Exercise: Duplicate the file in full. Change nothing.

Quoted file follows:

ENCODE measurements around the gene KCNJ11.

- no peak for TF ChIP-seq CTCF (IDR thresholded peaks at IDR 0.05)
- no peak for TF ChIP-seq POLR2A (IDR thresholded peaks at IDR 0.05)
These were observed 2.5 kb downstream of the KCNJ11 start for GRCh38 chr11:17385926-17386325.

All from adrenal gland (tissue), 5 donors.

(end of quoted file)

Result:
ENCODE measurements around the gene KCNJ11.

- no peak for TF ChIP-seq CTCF (IDR thresholded peaks at IDR 0.05)
- no peak for TF ChIP-seq POLR2A (IDR thresholded peaks at IDR 0.05)
These were observed 2.5 kb downstream of the KCNJ11 start for GRCh38 chr11:17385926-17386325.

All from adrenal gland (tissue), 5 donors.